The story about Detica’s involvement really broke with Chris Williams’ piece over at the Register entitled, “Virgin Media to trial filesharing monitoring system.” In the piece, he recognized that the trial will encompass roughly 40% of Virgin’s customers, that the aim is to measure overall levels of filesharing rather than identify individual customers, and (at least initially) will focus on music. After I read the piece, I send some questions off to Detica and posted them (“Virgin to Use DPI to ID Copyright Infringement“) based on my reading of Williams’ piece and Detica’s consultation paper, and shortly thereafter followed up with Detica’s responses and thoughts on CView and privacy infringements (“Update to Virgin Media and Copyright DPI“). Between the posting of my questions, and the response from Detica, Richard Clayton had a meeting with representatives from Detica and posted the information they released to him over at Light Blue Touchpaper in a posting “What does Detica Detect?” The Register was also able to get face time with people working at Detica, leading Williams to produce his second piece “Spook firm readies Virgin Media filesharing probes.”
In the rest of this post, I want to pull together the information that has come to light so that we can get a better picture of what is known about CView. As such, this is very much a summary rather than an analytic post; hopefully I’ll have time to delve the information more critically in the near future.
Recently, I’ve heard back from Detica about CView and wanted to share the information that Detica has been provided. CView is the copyright detection Deep Packet Inspection (DPI) appliance that Virgin Media will be trialling, and is intended to measure the amount of copyright infringing files that cross Virgin’s network. This index will let Virgin determine whether the content deals they sign with content producers have a noticeable impact on the amount of infringing P2P traffic on their network. Where such deals reduce infringements, then we might expect Virgin to invest resources in agreements with content producers, and if such agreements have no impact then Virgin’s monies will likely be spent on alternate capital investments. I’ll note up front that I’ve sent some followup questions to seek additional clarity where the answers I received were somewhat hazy; such haziness appears to have been from a miscommunication, and is likely attributable to a particular question that was poorly phrased. Up front, I will state that I’m not willing to release the name of who I’m speaking with at Detica, as I don’t think that their name is needed for public consumption and would be an inappropriate disclosure of personal information.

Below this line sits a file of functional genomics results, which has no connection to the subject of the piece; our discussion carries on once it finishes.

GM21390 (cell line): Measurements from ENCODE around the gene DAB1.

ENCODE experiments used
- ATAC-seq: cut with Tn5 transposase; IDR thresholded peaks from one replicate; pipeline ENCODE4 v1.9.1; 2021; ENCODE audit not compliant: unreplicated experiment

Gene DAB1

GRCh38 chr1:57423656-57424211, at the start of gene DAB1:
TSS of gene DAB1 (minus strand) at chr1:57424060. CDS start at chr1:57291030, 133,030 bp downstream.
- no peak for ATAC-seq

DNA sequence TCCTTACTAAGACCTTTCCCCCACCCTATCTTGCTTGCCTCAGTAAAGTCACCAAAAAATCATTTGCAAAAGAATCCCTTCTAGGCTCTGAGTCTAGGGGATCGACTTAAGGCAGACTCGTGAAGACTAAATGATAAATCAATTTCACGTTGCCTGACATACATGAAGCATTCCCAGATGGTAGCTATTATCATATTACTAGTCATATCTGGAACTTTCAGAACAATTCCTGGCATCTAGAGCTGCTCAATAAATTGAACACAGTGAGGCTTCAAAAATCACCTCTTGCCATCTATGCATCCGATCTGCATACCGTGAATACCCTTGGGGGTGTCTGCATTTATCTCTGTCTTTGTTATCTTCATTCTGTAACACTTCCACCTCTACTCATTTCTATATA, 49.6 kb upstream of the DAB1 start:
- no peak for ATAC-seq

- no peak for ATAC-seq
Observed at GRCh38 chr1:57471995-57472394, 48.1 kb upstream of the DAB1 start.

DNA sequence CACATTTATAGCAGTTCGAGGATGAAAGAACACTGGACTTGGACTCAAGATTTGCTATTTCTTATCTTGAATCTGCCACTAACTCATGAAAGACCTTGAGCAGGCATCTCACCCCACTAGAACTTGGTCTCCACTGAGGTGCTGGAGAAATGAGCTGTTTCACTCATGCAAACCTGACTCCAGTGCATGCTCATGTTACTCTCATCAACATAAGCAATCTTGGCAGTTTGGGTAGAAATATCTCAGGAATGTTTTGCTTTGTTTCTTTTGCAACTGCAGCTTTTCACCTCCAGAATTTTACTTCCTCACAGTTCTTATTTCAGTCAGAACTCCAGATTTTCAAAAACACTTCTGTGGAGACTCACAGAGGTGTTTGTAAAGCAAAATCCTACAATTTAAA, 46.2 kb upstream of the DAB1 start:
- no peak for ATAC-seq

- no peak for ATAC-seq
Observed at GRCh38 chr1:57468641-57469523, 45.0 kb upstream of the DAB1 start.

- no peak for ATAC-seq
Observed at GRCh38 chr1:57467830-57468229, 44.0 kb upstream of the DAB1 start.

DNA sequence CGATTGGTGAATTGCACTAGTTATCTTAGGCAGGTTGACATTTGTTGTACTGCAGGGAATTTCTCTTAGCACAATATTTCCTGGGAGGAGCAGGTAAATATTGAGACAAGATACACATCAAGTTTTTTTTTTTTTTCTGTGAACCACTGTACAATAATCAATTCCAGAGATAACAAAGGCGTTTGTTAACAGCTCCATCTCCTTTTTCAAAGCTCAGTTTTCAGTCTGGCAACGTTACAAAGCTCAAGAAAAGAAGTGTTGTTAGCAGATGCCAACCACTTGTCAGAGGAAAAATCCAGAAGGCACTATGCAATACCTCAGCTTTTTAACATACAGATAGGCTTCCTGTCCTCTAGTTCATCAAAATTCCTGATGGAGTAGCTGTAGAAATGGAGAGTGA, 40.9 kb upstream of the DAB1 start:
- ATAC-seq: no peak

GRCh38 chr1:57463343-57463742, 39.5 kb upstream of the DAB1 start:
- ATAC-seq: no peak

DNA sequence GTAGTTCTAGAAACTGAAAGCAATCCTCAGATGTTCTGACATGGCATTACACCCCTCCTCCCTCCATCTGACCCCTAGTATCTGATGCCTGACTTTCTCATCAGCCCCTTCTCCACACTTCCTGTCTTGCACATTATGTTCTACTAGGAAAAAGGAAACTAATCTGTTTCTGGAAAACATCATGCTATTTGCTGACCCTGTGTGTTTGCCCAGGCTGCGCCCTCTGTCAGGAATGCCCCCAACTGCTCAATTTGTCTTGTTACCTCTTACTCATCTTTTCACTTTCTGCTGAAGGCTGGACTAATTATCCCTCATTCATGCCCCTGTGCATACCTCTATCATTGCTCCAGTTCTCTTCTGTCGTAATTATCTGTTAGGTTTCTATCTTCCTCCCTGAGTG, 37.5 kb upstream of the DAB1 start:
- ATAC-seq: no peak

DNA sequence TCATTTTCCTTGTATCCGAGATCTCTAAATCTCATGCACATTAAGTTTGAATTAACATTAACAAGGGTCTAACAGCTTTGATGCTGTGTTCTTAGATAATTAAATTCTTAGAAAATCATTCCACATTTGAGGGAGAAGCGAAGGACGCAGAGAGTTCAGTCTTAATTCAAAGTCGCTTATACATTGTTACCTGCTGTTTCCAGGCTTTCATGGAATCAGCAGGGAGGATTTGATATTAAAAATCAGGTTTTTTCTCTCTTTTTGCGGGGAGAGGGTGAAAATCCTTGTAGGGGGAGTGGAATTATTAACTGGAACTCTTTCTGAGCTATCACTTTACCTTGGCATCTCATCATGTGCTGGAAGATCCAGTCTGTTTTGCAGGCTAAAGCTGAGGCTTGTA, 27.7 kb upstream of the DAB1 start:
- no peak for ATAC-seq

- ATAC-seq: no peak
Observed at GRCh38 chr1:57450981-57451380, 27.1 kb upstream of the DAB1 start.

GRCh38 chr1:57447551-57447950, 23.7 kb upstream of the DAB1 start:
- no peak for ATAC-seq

The key question that is lurking in my own mind – if not that of others interested in the CView product – is whether or not the appliance can associate inspected data flows with individuals. In essence, I’m curious about whether or not CView has the ability to collect ‘personally identifiable information’ as outlined by the Privacy Commissioner of Canada in her recent findings on Bell’s use of DPI. In her findings, the Commissioner argues that because Bell customers’ subscriber ID and IP address are temporarily collated that personal information is being collected that Bell does collect personal information.